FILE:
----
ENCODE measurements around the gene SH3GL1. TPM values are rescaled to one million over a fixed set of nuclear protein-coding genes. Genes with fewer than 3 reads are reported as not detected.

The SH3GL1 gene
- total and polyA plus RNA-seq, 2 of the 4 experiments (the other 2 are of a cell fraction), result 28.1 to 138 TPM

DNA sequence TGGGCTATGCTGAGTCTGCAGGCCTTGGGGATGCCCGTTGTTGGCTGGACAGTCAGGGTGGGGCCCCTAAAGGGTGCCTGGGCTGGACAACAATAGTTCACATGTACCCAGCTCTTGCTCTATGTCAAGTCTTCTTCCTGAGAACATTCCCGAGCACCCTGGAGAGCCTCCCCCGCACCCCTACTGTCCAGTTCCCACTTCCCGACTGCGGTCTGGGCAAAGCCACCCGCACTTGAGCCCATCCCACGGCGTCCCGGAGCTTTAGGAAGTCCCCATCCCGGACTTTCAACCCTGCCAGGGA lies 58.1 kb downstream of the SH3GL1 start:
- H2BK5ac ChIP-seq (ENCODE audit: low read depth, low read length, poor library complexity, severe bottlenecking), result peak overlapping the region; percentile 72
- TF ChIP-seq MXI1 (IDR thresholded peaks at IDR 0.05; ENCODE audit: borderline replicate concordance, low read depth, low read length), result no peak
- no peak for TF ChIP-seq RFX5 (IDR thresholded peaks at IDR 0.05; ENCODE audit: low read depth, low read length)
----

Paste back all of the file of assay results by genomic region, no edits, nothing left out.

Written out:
ENCODE measurements around the gene SH3GL1. TPM values are rescaled to one million over a fixed set of nuclear protein-coding genes. Genes with fewer than 3 reads are reported as not detected.

The SH3GL1 gene
- total and polyA plus RNA-seq, 2 of the 4 experiments (the other 2 are of a cell fraction), result 28.1 to 138 TPM

DNA sequence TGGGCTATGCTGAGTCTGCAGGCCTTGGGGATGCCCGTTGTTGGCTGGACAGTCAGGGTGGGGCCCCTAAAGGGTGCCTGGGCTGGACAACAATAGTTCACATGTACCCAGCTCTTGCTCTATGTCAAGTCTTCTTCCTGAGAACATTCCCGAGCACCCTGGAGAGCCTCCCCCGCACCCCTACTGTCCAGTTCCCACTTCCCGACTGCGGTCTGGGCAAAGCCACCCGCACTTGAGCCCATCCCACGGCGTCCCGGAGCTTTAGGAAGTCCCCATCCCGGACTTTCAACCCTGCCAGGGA lies 58.1 kb downstream of the SH3GL1 start:
- H2BK5ac ChIP-seq (ENCODE audit: low read depth, low read length, poor library complexity, severe bottlenecking), result peak overlapping the region; percentile 72
- TF ChIP-seq MXI1 (IDR thresholded peaks at IDR 0.05; ENCODE audit: borderline replicate concordance, low read depth, low read length), result no peak
- no peak for TF ChIP-seq RFX5 (IDR thresholded peaks at IDR 0.05; ENCODE audit: low read depth, low read length)